The Nervous System & Stress

“Mental Health problems are Nervous System Dysregulation”
–Dr. Nicole Lepera

What is the Nervous System?

Central Nervous System

Peripheral Nervous System

The Autonomic Nervous System

The autonomic nervous system (ANS) is part of the peripheral nervous system, and is responsible for the control of vital functions such as heart beat, breathing and digestion. It is also involved in the acute stress response where it works with the endocrine system to prepare the body to fight or flight. It can be further subdivided into the sympathetic and parasympathetic divisions.
Guy-Evans, O. (2021, April 28). Autonomic nervous system: definition, division and function. Simply Psychology.


 A generic overview of the stress response system.

  • Fight: facing any perceived threat aggressively.
  • Flight: running away from the danger.
  • Freeze: unable to move or act against a threat.
  • Fawn: immediately acting to try to please to avoid any conflict.

When one feels threatened, the body rapidly responds to the imminent danger. The underlying goal of springing into fight, flight, freeze, or fawn, is to decrease, end, or evade the danger to return to a state of calm and control.

Acute stress response: When a stressor is perceived, the hypothalamus activates the sympathetic branch of the autonomic nervous system. This, in turn, causes the adrenal medulla to release adrenaline into the bloodstream. This prepares the body for “fight or flight”. The adrenaline and noradrenaline increase the heart rate and the breathing rate, the blood circulation is redirected to the skeletal muscles and the digestion stops.

When the stressor subsides the parasympathetic branch of the nervous system is activated and the heart and breathing rate decrease, the digestion restarts and all other functions go back to their normal level.

Parasympathetic branch of the
Autonomic Nervous System (ANS) 

The parasympathetic nervous system is a subdivision of the autonomic nervous system (ANS) which regulates bodily functions which are outside of voluntary control, therefore being automatic.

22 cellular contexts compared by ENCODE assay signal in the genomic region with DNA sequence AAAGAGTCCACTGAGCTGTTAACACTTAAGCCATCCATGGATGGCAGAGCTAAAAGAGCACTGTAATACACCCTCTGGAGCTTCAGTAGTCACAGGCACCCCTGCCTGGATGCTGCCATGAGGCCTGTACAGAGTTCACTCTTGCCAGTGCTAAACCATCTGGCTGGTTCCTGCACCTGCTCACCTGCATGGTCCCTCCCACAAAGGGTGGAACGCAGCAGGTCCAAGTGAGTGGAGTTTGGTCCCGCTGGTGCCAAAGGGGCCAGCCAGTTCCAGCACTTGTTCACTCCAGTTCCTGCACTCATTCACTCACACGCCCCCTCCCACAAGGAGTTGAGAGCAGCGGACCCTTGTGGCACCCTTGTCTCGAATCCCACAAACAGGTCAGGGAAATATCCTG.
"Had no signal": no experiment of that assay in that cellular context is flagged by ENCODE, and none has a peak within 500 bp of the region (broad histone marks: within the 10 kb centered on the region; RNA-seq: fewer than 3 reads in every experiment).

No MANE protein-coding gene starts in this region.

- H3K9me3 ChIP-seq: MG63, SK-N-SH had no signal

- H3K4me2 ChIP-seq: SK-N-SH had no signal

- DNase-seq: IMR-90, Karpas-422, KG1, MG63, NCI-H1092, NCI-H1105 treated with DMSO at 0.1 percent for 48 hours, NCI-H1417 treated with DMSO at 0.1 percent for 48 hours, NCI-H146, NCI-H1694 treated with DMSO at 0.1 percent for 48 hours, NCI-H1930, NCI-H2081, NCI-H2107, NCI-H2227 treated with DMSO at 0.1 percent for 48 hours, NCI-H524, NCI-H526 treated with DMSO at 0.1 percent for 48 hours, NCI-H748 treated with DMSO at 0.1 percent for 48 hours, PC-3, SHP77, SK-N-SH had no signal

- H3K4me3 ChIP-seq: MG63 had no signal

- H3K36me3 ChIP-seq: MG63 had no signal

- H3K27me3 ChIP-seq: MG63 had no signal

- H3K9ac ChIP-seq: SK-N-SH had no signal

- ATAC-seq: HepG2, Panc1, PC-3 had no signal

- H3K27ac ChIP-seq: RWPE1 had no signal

The parasympathetic nervous system is also referred to as the ‘rest and digest’ system as it functions to conserves the body’s natural activity, and relaxes the individual once an emergency has passed. The parasympathetic nervous system leads to decreased arousal.

The parasympathetic nervous system (PSNS) leads to decreased arousal on areas such as the eyes, glands that produce saliva, nerves in the stomach, blood vessels, and nerves that go to the bladder.

The PSNS begins in the brain and branches out via long fibers, which lead to connecting neurons that are near the organs they intend to act upon, enabling quick responses.

Frothingham, M.B. (2021, Oct 06). Fight, Flight, Freeze, or Fawn: What This Response Means. Simply Psychology.

What is nervous system dysregulation?
How do we recognize and re-regulate ours?

What is trauma?

“We become traumatized when our ability to respond to a perceived threat is in some way overwhelmed.” (Page 9, Healing Trauma, Peter Levine, 2008)

“The debilitating symptoms that people suffer from in the aftermath of a perceived life-threatening or overwhelming experience.” (p.7) “This perception is based on a person’s age, life experience, and even constitutional temperament.

“All traumatic events are stressful. Not all stressful events are traumatic.”(p.7)

“Many factors are involved on the wide range of response to threat which depend on genetic makeup, an individuals history of trauma, family dynamics.” (p.8)

“trauma can impact us in ways that don’t show up for years.” (p.9)

“trauma is about a loss of connection– to ourselves, to our bodies, to our families, to others, and the world around us. This loss of connection is hard to recognize because it doesn’t happen all at once.”

Why try to understand if you have been traumatized and/ have symptoms of trauma?

According to Peter Levine, it is worth trying to understand the possible causes of trauma and identify various symptoms that may have arisen as a result. Symptoms of trauma– that loss of connection to ourselves and the world, “can happen slowly over time and we adapt to these subtle changes sometimes without noticing”– and “these are hidden effects of trauma that can gradually undermine our self-esteem, self-confidence, feelings of well-being and connection to life. Levine says “our choices become limited” as we may avoid certain people, certain feelings, places, and situations which is a “gradual constriction of freedom” and thus “a loss of vitality and potential for fulfilling our dreams” and creating the life we desire(Levine, p.9).

**Your “not feeling quite right” could be the result of trauma without you knowing it– which is why I am sharing this information with everyone, not just the clients I see who have asked for help with mental health issues. **

If you aren’t traumatized, why should you know what trauma is?

How to understand and be compassionate to people who suffer with PTSD and traumatic stress in their systems– what their paradoxical or incongruent/irrational and overly reactive or under-reactive behaviors might mean, and how you can tell and how you could help.

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